Friday, April 15, 2011

Sylvain Chomet “The Illusionist” (2010)

This assignment critically analyzes Sylvain Chomet’s movie “The Illusionist”. It is extremely beautifully done animation and it is extremely fun to watch. This review is based on Roger Ebert’s review from Chicago Sun Times, Amy Biancolli’s review from “San Francisco Chronicle” and J. Hoberman’s review from “The Village Voice”.


“The Illusionist” (French: L'Illusionniste) is a 2010 animated comedic drama film directed by c. The film is based on an unproduced script written by French mime, director and actor Jacques Tati in 1956. Controversy surrounds Tati's motivation for the script, which was written as a personal letter to his estranged eldest daughter, Helga Marie-Jeanne Schiel in collaboration with his long-term writing partner Henri Marquet, between writing for the films Mon Oncle and Playtime.


In Amy Biacolli’s words: “This is a remarkable movie: lovely, slow-paced and almost silent, rich with pathos and deft comic gestures.” (“San Francisko Chronicle” Friday, January 14, 2011). "The Illusionist" is as much a Tati film as it is a Chomet film. Jacques Tati's undeniable comic style and themes are present throughout the film. In fact, the lead character, an aging illusionist, is not only named Tatischeff, but is drawn to look like Tati's Mr. Hulot character. "The Illusionist" tells the tale of a hard-luck traveling magician, but the title could mean the director himself: Sylvain Chomet, the French animator and re-animator of lost eras, who brings Jacques Tati to wondrous and sparkling life. Tati, who died in 1982, wrote the screenplay for this film but never made it. He intended it for live action. As the story goes, his daughter Sophie Tatischeff still had the script and handed it to Sylvain Chomet, who made the miraculously funny animated film "The Triplets of Belleville" (2003). Roger Ebert describet Chomet’s work in these words: “Chomet has drawn it with a lightness and beauty worthy of an older, sadder Miyazaki story. Animation suits it. Live action would overwhelm its delicate fancy with realism.” (“Cicago Sun Times, January 12, 2011) J. Hoberman adds: “No less impressive than Chomet’s character animation is his sense of timing. For its 80 minutes, the movie creates the illusion that not just Tati but his form of cerebral slapstick lives.” (“The Village Voice”, Wednesday, Dec 22 2010). "The Illusionist", in many ways, resembles the work of Charlie Chaplin too. Since there is a man and a child, you simply have to think of "The Kid" (1921). You also have to think of "City Lights" (1931). In that movie Chaplin tries to help a poor blind girl. Here of course Tatischeff provides for a young orphan. And finally Chaplin's "Limelight" (1952) about a music hall performer who now must face he is a has-been and helps restore a young dancer. It is "Limelight" that "The Illusionist" resembles most.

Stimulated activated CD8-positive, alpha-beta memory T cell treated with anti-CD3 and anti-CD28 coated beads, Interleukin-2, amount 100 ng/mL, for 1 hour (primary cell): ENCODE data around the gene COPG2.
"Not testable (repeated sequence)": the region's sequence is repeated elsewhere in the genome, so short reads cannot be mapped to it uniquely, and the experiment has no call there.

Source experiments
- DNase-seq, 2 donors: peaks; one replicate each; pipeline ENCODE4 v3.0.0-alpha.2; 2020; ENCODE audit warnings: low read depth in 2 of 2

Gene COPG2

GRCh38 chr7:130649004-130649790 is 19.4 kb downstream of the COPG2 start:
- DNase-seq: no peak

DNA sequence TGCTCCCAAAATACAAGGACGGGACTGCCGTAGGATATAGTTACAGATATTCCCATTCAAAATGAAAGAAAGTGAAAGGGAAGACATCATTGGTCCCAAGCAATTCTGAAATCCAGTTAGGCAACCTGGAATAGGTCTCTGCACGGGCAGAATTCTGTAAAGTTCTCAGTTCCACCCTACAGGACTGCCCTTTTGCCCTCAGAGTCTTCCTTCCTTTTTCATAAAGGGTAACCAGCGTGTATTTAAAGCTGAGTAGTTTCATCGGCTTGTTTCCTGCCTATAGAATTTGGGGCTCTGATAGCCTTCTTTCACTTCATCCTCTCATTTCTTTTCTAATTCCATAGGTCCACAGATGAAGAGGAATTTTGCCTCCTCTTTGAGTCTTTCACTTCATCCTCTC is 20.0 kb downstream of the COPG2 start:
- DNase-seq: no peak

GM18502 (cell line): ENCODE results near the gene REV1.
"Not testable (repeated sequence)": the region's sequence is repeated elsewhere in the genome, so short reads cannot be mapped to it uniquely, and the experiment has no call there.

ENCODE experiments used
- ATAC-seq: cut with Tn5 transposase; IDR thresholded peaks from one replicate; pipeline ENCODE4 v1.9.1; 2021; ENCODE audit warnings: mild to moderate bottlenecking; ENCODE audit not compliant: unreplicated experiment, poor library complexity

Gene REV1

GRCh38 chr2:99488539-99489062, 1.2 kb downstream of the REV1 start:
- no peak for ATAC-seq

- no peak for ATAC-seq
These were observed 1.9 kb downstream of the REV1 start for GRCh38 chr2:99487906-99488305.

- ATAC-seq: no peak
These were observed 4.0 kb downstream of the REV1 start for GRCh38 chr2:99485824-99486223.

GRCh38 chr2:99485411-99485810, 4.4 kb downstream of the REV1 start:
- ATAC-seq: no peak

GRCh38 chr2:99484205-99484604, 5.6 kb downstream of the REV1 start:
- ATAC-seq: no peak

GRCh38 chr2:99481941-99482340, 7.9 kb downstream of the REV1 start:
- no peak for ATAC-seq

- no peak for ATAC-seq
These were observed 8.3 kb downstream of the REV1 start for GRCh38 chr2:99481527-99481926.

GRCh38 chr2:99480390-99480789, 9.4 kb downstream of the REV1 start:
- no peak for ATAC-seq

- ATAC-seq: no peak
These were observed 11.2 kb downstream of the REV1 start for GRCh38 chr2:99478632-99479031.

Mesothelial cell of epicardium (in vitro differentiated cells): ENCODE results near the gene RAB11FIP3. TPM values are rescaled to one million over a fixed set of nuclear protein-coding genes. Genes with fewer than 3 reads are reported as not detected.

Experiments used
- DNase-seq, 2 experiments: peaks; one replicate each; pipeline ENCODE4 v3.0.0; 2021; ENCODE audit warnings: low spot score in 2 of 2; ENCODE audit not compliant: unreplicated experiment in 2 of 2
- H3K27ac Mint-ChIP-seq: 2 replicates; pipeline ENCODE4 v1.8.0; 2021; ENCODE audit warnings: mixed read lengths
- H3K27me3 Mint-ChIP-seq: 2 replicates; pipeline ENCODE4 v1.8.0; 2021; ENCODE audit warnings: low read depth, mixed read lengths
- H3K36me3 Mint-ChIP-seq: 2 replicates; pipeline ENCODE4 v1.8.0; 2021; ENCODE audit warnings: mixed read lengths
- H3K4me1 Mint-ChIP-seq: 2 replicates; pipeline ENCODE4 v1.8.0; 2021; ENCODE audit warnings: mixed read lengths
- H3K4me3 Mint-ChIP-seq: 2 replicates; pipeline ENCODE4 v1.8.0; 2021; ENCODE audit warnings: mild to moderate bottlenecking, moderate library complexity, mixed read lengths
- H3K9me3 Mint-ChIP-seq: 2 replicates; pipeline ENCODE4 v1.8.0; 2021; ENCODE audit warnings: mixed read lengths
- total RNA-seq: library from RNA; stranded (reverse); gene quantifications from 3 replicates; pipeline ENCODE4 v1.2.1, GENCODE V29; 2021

All in all it is another wonderful peace of art and it is definitely worth to see. Sylvain Chomet surprises again with his sophisticated, comic, and characteristic style.

1 Amy Biacolli “San Francisko Chronicle” Friday, January 14, 2011
2 Roger Ebert "Chicago Sun Times", January 12, 2011
3 J. Hoberman “The Village Voice”, Wednesday, Dec 22 2010
1 Tatischeff character sheets
2 Environments
3 A man and a girl

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